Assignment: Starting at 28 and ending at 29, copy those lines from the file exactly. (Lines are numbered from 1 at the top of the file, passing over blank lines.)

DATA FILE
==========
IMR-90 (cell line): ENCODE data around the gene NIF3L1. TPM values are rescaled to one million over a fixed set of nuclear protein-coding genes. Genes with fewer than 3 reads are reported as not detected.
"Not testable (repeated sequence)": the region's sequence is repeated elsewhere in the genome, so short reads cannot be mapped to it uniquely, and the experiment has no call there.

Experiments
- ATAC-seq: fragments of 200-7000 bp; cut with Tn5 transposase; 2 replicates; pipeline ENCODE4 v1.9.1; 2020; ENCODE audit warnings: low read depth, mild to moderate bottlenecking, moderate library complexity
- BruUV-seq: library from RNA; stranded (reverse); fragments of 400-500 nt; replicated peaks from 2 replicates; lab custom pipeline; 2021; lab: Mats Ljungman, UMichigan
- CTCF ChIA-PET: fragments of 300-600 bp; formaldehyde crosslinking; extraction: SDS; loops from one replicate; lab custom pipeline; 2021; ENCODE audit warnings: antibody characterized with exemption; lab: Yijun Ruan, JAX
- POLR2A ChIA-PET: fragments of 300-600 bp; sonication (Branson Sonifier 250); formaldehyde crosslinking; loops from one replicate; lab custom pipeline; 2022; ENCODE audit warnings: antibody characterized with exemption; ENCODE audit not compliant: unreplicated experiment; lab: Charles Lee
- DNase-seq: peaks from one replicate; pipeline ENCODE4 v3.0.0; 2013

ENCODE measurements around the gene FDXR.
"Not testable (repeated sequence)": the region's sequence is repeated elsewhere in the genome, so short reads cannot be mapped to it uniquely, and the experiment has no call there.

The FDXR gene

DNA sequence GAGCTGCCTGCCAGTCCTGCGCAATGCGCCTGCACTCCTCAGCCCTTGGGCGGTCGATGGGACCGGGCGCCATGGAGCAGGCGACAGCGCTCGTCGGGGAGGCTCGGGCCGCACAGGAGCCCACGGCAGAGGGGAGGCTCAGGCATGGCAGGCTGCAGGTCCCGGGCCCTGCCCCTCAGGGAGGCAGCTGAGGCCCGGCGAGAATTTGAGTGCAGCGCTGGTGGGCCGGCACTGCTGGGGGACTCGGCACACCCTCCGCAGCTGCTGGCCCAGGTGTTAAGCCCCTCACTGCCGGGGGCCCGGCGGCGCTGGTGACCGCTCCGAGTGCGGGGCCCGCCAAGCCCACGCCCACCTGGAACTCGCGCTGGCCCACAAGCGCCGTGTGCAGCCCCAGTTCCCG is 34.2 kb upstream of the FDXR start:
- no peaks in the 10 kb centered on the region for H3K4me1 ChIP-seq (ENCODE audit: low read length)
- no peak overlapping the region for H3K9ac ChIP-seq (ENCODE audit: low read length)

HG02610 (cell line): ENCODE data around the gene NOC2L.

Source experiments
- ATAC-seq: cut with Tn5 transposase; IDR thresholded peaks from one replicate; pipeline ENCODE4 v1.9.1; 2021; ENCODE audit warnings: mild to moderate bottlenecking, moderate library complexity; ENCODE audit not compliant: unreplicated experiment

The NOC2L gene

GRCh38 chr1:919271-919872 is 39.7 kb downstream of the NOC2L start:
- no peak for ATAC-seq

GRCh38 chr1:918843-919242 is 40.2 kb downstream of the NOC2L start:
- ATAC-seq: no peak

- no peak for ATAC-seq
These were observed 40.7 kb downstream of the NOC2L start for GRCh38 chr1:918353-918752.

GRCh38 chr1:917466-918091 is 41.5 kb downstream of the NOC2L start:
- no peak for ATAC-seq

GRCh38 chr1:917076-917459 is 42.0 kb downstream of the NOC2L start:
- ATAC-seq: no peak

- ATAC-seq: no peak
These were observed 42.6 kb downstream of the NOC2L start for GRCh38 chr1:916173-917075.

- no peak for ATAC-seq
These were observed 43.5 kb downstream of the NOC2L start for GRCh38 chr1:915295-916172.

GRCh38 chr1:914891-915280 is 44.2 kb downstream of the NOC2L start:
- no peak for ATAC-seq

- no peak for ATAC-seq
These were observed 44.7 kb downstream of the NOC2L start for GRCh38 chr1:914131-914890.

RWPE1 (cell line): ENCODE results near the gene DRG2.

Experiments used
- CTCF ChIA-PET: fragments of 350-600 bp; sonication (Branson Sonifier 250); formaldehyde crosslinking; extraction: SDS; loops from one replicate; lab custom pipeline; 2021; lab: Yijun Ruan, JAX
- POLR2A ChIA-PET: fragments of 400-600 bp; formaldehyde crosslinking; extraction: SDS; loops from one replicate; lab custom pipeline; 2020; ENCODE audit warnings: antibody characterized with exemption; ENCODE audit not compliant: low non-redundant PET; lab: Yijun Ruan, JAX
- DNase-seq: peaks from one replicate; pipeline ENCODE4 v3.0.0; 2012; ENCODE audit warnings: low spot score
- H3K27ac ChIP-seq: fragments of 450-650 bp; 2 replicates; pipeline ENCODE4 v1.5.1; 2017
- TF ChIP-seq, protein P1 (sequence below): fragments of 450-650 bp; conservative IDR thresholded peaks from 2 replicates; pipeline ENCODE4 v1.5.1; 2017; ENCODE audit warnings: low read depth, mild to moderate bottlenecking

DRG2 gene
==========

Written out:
- ATAC-seq: no peak

- ATAC-seq: no peak